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שַׁבָּת שָׁלוֹם ~ Shabbat Shalom, 22 Elul 5780

Ani le-dodi ve-dodi li | אני לדודי ודודי לי
I Am My Beloved’s and My Beloved Is Mine

Labor Day in North America marks the informal end of the summer season. Growing up, for me that meant the start of a new school year and with the exception of those facing COVID-related delays, this week finds nearly all schools back in session.

It’s not the start any of us expected, with so many children learning remotely or taking part in hybrid learning programs that have them spending only a part of each week physically inside a classroom, but it’s a start, nonetheless.

At nearly every Jewish Community Center, many of which restarted programming for kids several months ago, early childhood education and newly expanded all-day, learning-support programs for school-age kids are happening in earnest—and in-person. These critical programs run within new health and safety guidelines dedicated to safeguarding children, teachers, and families and to offering them the opportunity to resume their daily lives with as little disruption as possible.

Though the new school year is underway, the Jewish New Year 5781 remains in the offing. The Hebrew month of Elul precedes the New Year and in Jewish tradition, it is a period of reflection and introspection and a time to take stock of both the year gone by and our aspirations, our hopes, and our dreams for the year ahead.

Rabbi Doctor Reuven Hammer, z”l, wrote:

that Jewish tradition points to the name of the month as symbolically appropriate — the Hebrew letters of Elul | אֱלוּל form an acronym for the words in the verse Ani le dodi ve dodi li | אני לדודי ודודי לי–“I am my beloved’s and my beloved is mine” (Song of Songs 6:3). Believing that the “beloved” refers to God, the sages take this verse to describe the particularly loving and close relationship between God and the Jewish people. Elul, then, is our time to establish this closeness so that we can approach the Yamim Noraim | ימים נוראים, or Days of Awe, in trusting acceptance of God’s judgment. We approach the trial not out of fear, but out of love.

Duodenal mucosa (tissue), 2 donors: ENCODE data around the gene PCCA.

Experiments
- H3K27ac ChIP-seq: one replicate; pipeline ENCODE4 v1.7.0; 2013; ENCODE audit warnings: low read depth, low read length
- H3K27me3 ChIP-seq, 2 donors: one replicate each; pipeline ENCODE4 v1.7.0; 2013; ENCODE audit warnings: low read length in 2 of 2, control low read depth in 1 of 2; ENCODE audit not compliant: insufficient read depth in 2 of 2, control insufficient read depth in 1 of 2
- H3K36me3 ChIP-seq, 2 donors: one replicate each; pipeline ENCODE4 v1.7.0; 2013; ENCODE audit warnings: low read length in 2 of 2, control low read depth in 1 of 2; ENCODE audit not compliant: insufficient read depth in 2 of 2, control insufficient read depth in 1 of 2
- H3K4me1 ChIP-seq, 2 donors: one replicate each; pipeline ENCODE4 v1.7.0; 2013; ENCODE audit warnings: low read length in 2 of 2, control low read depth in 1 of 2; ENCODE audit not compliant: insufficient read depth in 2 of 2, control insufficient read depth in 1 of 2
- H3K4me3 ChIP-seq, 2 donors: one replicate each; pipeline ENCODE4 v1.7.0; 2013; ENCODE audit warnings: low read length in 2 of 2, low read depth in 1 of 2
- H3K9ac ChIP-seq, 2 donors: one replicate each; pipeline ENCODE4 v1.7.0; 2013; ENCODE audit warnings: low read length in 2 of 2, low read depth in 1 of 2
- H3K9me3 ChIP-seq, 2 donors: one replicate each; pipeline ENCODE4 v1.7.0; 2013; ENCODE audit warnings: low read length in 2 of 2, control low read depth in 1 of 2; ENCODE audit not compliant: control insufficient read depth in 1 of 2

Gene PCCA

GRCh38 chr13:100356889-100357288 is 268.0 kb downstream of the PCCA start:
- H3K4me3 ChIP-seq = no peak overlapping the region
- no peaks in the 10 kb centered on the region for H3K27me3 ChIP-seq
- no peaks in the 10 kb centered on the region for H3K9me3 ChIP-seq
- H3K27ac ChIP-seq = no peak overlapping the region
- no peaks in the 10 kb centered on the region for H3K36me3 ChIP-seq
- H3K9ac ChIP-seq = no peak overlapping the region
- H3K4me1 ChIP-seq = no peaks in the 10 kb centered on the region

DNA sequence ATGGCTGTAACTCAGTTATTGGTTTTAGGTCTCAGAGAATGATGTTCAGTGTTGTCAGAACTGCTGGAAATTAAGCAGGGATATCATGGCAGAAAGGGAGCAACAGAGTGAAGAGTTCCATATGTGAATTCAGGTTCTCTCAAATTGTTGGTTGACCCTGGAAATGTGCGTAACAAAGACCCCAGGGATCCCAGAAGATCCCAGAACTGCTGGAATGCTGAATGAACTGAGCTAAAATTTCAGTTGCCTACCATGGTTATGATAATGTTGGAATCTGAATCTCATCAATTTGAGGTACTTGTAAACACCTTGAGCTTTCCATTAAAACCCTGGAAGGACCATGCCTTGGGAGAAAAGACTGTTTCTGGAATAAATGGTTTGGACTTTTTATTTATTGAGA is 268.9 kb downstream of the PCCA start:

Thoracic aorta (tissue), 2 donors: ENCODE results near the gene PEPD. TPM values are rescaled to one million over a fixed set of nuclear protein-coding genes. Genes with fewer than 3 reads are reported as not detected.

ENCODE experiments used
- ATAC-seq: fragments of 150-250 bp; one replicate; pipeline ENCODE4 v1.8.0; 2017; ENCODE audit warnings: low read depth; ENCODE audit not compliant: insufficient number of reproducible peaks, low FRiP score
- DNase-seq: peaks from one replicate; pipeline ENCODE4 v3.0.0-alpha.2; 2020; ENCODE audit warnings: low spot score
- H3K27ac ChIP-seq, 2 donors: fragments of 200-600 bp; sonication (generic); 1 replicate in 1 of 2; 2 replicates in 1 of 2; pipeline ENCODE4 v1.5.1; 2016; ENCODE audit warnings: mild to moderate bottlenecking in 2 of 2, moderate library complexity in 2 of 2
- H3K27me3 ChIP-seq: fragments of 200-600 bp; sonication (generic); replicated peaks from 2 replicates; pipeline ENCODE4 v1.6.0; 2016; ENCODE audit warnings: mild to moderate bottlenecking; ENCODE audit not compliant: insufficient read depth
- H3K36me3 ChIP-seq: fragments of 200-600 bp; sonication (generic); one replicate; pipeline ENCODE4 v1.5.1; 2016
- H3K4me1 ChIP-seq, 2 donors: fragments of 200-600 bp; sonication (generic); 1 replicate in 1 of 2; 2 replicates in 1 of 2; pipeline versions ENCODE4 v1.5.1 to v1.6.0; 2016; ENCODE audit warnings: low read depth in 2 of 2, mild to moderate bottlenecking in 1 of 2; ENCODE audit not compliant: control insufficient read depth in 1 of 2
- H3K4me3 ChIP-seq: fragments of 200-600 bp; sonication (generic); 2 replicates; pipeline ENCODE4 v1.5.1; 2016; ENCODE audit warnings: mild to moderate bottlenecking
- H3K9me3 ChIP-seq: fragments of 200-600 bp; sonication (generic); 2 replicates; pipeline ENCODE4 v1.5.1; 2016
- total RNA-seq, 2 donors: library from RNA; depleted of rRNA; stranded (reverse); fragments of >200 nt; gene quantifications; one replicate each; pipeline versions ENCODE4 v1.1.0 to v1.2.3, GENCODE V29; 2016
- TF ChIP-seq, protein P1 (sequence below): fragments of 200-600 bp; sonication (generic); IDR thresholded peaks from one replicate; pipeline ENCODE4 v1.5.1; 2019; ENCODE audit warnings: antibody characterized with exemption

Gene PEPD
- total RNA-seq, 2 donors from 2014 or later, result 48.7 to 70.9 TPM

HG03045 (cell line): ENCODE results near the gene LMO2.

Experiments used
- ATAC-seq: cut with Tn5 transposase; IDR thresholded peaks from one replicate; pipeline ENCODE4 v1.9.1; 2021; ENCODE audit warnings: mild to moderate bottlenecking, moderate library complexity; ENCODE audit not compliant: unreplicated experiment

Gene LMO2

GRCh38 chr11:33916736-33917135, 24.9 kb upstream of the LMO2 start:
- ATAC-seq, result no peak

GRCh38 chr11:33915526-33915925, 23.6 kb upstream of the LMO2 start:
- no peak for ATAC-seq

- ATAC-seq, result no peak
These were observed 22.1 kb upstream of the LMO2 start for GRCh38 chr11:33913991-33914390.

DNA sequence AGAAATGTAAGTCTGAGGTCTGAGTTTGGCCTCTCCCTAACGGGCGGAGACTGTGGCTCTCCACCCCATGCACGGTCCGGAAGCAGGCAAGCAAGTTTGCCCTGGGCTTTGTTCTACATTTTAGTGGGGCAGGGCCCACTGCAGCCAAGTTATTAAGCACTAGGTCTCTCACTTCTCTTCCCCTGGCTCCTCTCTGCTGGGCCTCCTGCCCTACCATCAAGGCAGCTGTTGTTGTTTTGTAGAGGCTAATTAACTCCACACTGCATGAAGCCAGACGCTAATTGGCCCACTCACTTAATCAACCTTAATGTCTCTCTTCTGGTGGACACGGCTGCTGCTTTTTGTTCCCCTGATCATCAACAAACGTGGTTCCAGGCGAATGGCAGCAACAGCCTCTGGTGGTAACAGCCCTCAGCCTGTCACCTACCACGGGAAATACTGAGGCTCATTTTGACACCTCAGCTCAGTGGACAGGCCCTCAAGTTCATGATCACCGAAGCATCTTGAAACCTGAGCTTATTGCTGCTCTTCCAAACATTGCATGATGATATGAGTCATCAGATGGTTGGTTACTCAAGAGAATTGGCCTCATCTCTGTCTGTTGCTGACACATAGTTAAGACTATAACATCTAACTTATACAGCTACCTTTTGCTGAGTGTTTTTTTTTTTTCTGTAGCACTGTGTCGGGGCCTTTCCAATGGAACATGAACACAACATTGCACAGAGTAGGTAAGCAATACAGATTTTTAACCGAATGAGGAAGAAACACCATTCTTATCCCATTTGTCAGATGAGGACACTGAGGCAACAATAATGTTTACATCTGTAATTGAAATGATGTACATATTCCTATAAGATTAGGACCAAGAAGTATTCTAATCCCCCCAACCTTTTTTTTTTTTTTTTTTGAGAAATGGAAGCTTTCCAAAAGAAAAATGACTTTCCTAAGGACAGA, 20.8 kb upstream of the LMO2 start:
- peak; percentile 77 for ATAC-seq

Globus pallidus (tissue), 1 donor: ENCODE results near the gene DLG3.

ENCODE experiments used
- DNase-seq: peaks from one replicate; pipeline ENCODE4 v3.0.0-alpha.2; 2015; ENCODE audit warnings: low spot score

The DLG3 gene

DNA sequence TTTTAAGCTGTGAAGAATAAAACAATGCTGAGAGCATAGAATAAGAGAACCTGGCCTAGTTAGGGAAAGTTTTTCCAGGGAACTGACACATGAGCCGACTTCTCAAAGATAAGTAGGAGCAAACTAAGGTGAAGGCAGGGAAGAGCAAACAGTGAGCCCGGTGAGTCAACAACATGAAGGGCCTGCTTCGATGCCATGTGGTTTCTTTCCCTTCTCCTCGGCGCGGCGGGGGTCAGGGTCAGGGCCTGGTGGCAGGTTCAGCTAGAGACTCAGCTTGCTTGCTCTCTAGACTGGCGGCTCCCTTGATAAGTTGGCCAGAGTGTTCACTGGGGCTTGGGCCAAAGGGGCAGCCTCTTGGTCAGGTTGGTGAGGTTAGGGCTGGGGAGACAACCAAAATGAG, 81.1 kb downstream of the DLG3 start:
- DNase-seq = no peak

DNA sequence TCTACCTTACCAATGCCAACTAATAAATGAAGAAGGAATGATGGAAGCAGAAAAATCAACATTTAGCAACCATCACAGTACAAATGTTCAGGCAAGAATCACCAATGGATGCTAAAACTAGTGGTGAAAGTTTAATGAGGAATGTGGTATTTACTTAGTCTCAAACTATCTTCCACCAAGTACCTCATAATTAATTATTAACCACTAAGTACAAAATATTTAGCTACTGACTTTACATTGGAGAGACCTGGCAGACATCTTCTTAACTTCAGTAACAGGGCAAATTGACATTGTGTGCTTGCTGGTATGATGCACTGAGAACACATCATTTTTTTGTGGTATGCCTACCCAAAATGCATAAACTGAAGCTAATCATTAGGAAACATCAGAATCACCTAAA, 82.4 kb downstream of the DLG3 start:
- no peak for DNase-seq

Elul is a time for humility in the face of so much that is beyond our control as we approach Rosh Hashanah and Yom Kippur, the gateway to a new year; a new year replete with both opportunities and unknowns. In anticipation of the new school year, we’ve gone to extraordinary lengths to fulfill our commitments to our families and our communities. We’ve created guidelines and protocols that strengthen our ability to do so safely and responsibly—guidelines and protocols born of our experiences thus far with COVID-19. With great humility, we acknowledge both the limits of what we know and what we can meaningfully control. Only the passage of time will reveal what lies before us

And so, as the days of Elul in this period of reflection and introspection come down to a precious few, we will face the future not in fear, but with love—together.

Ani le dodi ve dodi li | אני לדודי ודודי לי

Shabbat shalom.

 

 

 

 

Doron Krakow
President and CEO
JCC Association of North America

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